employees solely cannot be held responsible for
spreading the gossip culture in an organization. And
Gadekar concedes to the opinion that smoke cannot
be there without fire. So, organizations should
investigate office rumors, as discreetly as possible.
Social media menace: In 2011, tweeple bashed
McDonald's for discrimination against Afro-American
customers when a false photo accidentally got
The social networking sites have indeed become a
menace, and the troubles are no lesser for the
organization as far as managing social media behavior
among the employees is concerned. However, Jha
says that tracking the employees on social media is
an impractical thought and so is telling the IT teams
to block certain sites. Gadekar suggests a middle
way out, "A separate unambiguous instant messaging
and blogging policy can be introduced by the
organizations that prohibits employees from making
statements about the organization, co-workers, and
external customers, competitors, agents, or partners
that could be considered harassing, or not appropriate
in any way."
www.humancapitalonline.com I 24 I May 2013
particular situation
where a rumor is
harmless for the
organization. For
instance, Jha gives an
example of an
interviewee who might
have had a bad
experience during the
interview and who
might spread the word,
owing to a genuine
experience. However, an
interviewee might even
do that only owing to a
simple reason of being
vindictive and not being
selected for a particular
job. "It is better to have
a policy statement on
distinguishing between
harmless and harmful
gossips," suggests
Call for responsible
The captain of the ship
weathers the storm. He
has the power to sail
through challenges or
drown the ship.
Similarly, whether or not
an instance of
employees gossiping
becomes a bigger
trouble for the organization, largely
depends on the acumen of leaders.
Albeit, it might be a chance
occurrence, but Panda says that
there might be instances when
leaders themselves get involved in
the office gossip.
The story of Lokesh*, a software
engineer with an IT giant who leads
a team of five people, is pertinent
here. He lost his chance of getting
promoted as an Assistant Manager
when HR and his new manager
doubted his involvement in
instigating his team members
against the manager. However, his
justification has been that he was
only trying to represent the concerns
of his team, while they were trying
to adjust with a change in
Kurian shares his perspective in
this regard, "We should remember
that the business
leaders are also human beings and
that often adverse impact of the
changes on the leaders are more as
compared to that on their teams. This
highlights the need for coaching the
leaders and also creating
communication channels and
forums. For the leader, establishing
a vulnerable connection with the
employees, without losing positivity
and the ability to lead the team
through the change is the magic
factor!" He further emphasizes why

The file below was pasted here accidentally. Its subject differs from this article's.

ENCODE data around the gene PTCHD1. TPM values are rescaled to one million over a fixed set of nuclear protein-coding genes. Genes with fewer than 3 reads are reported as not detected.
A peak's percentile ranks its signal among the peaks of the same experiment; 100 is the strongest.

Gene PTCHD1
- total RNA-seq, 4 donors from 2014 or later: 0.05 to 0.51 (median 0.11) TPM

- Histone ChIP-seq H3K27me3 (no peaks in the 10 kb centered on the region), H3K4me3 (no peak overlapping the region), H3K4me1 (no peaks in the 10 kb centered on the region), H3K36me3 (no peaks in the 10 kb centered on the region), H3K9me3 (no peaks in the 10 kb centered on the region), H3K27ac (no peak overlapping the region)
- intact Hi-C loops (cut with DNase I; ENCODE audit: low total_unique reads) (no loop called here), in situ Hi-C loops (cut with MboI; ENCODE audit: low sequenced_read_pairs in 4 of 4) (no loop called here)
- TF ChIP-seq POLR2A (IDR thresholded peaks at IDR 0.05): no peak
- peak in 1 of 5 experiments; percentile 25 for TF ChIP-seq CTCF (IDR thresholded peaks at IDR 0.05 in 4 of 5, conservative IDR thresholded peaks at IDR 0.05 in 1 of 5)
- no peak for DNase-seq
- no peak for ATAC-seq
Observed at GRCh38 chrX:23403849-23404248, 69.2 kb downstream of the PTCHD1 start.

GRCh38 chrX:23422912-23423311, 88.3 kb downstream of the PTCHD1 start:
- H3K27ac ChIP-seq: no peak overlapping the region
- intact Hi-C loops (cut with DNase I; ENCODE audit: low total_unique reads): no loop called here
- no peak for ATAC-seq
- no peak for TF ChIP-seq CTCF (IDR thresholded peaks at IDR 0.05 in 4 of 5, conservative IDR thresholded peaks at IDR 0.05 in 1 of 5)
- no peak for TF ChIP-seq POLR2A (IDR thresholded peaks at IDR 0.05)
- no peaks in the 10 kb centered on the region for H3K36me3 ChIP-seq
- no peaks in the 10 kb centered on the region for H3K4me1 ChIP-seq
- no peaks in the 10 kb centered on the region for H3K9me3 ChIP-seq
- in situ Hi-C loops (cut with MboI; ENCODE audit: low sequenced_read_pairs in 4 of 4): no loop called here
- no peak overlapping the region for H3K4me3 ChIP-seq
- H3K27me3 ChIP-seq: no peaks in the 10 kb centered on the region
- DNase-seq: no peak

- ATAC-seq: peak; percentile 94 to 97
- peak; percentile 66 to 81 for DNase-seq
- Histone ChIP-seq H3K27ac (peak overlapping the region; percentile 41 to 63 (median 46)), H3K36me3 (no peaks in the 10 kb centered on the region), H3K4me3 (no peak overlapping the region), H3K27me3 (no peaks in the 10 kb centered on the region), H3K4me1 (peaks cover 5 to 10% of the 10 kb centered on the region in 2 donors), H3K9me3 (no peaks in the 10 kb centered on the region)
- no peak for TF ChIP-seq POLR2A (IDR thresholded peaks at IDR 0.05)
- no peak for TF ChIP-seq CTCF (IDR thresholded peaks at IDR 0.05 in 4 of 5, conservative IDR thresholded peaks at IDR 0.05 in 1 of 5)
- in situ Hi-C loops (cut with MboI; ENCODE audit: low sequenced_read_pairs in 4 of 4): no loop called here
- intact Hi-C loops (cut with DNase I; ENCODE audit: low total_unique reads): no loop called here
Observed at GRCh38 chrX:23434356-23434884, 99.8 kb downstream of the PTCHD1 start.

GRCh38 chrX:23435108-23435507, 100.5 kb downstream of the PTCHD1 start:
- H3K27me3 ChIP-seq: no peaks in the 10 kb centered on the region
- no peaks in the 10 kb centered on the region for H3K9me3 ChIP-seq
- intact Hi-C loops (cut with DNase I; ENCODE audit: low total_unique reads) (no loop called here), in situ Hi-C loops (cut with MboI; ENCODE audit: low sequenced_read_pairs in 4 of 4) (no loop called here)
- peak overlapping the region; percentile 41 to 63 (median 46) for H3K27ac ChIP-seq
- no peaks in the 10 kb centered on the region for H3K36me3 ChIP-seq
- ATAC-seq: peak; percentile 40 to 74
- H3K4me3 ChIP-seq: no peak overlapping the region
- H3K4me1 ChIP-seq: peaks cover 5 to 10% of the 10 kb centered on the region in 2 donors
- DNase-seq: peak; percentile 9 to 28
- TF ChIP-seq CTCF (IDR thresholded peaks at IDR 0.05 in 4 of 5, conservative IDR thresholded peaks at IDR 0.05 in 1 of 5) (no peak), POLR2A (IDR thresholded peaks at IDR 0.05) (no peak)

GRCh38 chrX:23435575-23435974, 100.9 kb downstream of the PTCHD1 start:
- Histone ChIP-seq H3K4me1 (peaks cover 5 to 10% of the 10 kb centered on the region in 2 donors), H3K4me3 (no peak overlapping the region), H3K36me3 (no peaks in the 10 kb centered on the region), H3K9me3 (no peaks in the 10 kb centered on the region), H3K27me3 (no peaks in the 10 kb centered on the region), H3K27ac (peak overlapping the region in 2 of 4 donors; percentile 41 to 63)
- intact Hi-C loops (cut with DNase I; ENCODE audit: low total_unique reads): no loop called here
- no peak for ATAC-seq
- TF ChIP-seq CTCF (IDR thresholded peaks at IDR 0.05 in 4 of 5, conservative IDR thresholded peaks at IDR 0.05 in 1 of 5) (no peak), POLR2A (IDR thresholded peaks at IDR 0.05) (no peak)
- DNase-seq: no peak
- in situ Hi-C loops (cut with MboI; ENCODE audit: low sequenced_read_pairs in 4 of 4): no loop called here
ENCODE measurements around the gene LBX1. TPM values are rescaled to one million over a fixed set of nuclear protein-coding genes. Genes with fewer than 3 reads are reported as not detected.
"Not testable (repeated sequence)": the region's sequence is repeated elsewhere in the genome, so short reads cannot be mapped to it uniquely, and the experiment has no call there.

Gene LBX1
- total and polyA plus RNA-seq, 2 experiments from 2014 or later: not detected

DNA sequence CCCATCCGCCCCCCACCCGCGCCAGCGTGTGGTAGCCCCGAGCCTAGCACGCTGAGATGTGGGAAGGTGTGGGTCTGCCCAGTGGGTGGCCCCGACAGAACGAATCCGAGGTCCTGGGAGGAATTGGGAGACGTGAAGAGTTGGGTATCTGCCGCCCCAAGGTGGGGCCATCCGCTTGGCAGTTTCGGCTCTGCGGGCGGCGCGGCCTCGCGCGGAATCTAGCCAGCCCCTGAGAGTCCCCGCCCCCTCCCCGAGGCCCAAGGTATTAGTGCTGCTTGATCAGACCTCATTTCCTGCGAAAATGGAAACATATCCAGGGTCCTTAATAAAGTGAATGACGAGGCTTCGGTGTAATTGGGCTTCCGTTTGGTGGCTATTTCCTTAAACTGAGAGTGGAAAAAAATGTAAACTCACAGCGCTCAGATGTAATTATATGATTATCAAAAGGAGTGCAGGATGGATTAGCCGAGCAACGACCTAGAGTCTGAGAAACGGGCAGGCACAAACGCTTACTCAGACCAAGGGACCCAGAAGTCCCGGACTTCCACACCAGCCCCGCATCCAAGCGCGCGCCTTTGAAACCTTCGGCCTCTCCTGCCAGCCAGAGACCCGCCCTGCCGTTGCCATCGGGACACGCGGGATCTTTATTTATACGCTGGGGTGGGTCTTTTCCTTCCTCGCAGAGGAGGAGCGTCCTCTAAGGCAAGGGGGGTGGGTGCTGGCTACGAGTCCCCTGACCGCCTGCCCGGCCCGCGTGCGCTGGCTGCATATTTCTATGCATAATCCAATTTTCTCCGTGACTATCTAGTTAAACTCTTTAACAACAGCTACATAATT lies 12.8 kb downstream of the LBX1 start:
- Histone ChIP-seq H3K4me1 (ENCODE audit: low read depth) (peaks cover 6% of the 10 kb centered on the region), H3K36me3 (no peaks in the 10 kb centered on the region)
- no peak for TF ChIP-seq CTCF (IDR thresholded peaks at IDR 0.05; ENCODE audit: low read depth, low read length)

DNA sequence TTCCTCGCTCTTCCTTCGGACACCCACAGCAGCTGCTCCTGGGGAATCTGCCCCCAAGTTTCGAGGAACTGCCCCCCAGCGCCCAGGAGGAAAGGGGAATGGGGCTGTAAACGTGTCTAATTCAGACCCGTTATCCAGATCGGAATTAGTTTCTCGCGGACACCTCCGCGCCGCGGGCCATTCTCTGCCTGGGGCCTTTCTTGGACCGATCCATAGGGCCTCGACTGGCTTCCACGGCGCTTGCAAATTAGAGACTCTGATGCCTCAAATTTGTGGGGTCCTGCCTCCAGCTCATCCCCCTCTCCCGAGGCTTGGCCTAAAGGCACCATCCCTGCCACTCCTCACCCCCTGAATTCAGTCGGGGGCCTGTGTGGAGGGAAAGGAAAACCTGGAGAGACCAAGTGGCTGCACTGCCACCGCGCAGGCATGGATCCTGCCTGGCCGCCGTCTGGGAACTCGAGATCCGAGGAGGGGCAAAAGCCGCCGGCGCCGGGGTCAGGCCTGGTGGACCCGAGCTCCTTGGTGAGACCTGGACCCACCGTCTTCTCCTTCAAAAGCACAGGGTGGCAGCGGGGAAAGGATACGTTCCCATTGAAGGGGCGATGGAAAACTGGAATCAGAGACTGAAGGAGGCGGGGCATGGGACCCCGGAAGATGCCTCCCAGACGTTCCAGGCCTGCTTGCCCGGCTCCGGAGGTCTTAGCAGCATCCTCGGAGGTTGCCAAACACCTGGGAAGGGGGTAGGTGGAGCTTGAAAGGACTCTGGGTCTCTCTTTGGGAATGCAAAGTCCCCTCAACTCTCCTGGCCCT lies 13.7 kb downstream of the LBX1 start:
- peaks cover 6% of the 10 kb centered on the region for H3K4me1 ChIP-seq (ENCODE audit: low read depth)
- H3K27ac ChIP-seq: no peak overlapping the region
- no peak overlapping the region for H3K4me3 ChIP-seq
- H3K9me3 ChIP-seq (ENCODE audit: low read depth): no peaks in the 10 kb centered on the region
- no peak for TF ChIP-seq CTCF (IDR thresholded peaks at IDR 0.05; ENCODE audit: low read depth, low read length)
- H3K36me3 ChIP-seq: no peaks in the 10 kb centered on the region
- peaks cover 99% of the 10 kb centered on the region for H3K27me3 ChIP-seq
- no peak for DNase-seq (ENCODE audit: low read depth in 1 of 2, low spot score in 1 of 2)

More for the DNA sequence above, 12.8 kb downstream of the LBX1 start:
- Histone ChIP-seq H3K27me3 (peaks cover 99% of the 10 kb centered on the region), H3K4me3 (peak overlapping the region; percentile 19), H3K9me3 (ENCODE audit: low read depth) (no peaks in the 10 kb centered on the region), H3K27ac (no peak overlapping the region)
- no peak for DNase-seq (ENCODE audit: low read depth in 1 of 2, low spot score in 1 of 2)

leaders should let employees express
their concerns and demonstrate the
willingness to discuss those concerns
in an open and constructive manner.
Walking the talk works best in
favor of leadership teams as far as
diluting rumors are concerned. When
employees look up to leaders as role
models, they tend to see their
forerunner in a positive
Moreover, the task of
eliminating rumors in
organizations cannot be
solely trusted upon the
leaders. HR has to be
equally proactive. "HR
should not consider
spreading of rumors to be
a management issue.
Sometimes, the
management does not
prefer handling the issues
directly and that creates the
problem. Leaders, in
collaboration with HR have
to try passionately to
maintain a congenial work
environment where
employee trust is
maintained," asserts Panda.
A sea-saw of perceptions
While in one survey
conducted by Harris
Interactive, gossiping is rated
as the top most pet peeve in
a job by 60 per cent of the
respondents; another survey
by Randstad revealed that the
respondents considered poor
time management skills in a
colleague (43 per cent) to be
a bigger pet peeve than
gossiping ( 36 per cent). So,
to indulge or not to indulge
in gossiping is looked at with varied
Albeit, addressing the menace of
gossiping is still considered to be an
informal issue by many in the HR
fraternity, however, Jha suggests that
through formal programs that
address the fundamentals of
employer branding, democratizing
workplaces and making the
organizational culture more
transparent, rumors can be nipped
in the bud.
All in all, as Gadekar rightly
concludes, "Using solid
communication channels, providing
training, and implementing
workplace policies may help turn
the office grapevine into a positive
tool for the organization." HC
Connecting for gossiping definitely has some benefits:
Makes you productive: A paper published in the Journal
of Applied Psychology reveals that workplace gossip
helps in increasing productivity, as it helps people in
gathering and validating information, and enjoying
themselves with others, according to Bianca Beersma,
the co-author of the study.
Helps in bonding and releasing tension: In a study
published in the journal Personal Relationships, Jennifer
Bosson, the author asserts that sharing negative gossip
fosters bonding between two people and develops an
understanding between them as they learn each others'
grievances. Similar positive social effects have been
highlighted in another paper in the Journal Personality
and Social Psychology.
(* Names have been changed on request)